The government-operated bridge will provide economic benefits that will reach into Genesee County, as well as other areas of the state, she said.

“As GM is one of the largest users of the existing infrastructure, overreliance on a single crossing can impact the competitiveness of our North American manufacturing operations,” Rosenker said in a written statement. “This initiative is necessary to ensure quick, reliable and cost-effective transportation of goods and people between the U.S. and Canada.”

Tim Ryan, vice president of Burton-based AES Pro-Logistics, is supporting a second bridge between Michigan and Canada, stating his company might be able to expand from the additional business and reduced costs.

AES Pro-Logistics oversees the shipment of freight, which time constraints often dictate using alternative routes that drive up costs, Ryan said.

“We import and export freight globally, so the more access to get it out of Michigan would definitely help us to expand,” he said.

Genesee Area Patriots are supporting the ballot measure on the basis a second bridge would be better off in the hands of a private owner, not the government.

“We haven’t seen a compelling argument to tell us why this should be in the government’s hands, especially when we have a viable interest in Detroit,” said Pat Battaglia, who serves on the board for the Genesee Area Patriots.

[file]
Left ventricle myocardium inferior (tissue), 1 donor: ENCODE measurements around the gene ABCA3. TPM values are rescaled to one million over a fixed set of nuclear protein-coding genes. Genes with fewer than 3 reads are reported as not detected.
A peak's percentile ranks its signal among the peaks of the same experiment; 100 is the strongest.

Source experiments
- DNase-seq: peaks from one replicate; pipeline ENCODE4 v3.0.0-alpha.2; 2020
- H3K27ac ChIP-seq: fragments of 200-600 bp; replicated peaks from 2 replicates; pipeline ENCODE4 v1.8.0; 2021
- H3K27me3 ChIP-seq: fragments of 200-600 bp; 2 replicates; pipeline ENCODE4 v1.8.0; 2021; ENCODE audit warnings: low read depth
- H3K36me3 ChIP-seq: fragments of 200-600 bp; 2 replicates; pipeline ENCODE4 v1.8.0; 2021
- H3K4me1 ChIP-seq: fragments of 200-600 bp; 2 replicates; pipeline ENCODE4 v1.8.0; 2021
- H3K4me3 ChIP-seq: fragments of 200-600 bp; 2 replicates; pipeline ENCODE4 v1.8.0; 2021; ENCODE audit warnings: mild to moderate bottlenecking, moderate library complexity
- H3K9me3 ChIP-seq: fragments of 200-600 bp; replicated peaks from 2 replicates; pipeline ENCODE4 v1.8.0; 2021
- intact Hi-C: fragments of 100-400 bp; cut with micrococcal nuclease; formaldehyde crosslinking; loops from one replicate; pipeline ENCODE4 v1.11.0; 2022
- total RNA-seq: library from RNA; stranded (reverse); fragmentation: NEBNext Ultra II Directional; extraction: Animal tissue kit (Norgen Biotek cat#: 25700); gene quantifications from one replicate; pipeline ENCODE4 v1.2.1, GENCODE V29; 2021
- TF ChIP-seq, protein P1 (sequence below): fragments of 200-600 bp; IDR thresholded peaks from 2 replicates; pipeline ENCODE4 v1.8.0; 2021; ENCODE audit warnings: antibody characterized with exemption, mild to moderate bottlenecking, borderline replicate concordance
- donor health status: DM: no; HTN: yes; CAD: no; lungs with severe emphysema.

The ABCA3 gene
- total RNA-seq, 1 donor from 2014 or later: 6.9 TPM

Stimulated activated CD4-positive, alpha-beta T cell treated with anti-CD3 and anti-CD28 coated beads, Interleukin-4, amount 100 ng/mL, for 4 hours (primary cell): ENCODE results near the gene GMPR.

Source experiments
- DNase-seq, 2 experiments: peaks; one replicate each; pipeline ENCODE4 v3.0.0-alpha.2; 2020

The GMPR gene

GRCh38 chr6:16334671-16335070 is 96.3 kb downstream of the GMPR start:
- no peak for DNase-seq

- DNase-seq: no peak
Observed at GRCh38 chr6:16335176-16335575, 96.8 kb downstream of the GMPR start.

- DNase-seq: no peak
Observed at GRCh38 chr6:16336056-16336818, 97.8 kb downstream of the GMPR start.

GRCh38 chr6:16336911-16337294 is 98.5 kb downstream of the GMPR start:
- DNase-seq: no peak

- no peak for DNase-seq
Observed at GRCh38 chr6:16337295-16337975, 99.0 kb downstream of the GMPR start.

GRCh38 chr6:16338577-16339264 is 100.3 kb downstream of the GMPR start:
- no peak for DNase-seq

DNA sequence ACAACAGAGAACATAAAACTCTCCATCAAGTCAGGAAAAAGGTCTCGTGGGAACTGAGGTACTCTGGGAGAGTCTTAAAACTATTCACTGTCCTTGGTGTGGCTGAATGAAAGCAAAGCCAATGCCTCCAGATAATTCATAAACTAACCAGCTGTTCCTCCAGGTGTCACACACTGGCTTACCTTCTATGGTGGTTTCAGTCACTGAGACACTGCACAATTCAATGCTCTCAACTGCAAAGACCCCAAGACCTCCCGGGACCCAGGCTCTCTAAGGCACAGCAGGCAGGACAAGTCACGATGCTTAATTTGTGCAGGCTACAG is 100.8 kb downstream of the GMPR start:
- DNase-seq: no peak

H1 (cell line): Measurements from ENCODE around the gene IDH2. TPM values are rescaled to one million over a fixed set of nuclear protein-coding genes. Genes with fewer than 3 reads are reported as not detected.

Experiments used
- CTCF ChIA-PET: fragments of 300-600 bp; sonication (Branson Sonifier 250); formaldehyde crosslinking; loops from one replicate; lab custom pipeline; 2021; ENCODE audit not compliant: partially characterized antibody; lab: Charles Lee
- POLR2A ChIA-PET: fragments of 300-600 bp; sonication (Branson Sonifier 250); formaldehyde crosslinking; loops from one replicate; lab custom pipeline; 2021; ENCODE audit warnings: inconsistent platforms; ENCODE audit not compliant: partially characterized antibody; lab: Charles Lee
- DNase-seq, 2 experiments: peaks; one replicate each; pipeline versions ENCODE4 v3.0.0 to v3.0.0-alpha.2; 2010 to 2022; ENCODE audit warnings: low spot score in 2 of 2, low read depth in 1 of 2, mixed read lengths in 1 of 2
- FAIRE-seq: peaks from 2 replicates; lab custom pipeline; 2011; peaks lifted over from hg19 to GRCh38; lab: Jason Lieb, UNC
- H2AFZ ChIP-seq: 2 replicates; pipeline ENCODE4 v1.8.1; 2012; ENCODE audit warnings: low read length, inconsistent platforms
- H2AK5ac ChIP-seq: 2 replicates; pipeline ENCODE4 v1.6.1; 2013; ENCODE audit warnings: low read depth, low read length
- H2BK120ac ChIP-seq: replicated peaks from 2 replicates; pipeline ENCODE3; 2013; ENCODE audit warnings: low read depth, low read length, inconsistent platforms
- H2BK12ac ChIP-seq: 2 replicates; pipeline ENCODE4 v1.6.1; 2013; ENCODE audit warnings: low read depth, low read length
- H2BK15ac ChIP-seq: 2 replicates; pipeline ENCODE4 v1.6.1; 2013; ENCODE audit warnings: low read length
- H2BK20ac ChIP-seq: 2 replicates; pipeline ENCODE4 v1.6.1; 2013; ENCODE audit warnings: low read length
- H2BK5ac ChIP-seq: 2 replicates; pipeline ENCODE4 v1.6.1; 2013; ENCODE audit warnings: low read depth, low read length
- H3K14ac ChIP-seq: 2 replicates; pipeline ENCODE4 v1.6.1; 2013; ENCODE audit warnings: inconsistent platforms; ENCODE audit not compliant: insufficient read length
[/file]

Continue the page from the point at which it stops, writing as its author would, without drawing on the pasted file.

The local group supports reduced government spending.

A private individual should be the one to benefit or suffer from the consequences of a second bridge, not the government, Battaglia said.

“The more things that we see moving toward the private industry, the better off we all are,” he said.

Some voters, meanwhile, say a second bridge will provide a strong economy for the state.

“I think the bridge is needed, but if the voters are going to have to pay for it, the voters should have the decision,” said Robert Weishaubt of Flint.

If a second bridge is good for the economy, Flint resident Codeona Williams said she is in support of it.

“Anything that would increase jobs would be a plus for me as long as it’s not hazardous to the environment,” Williams said.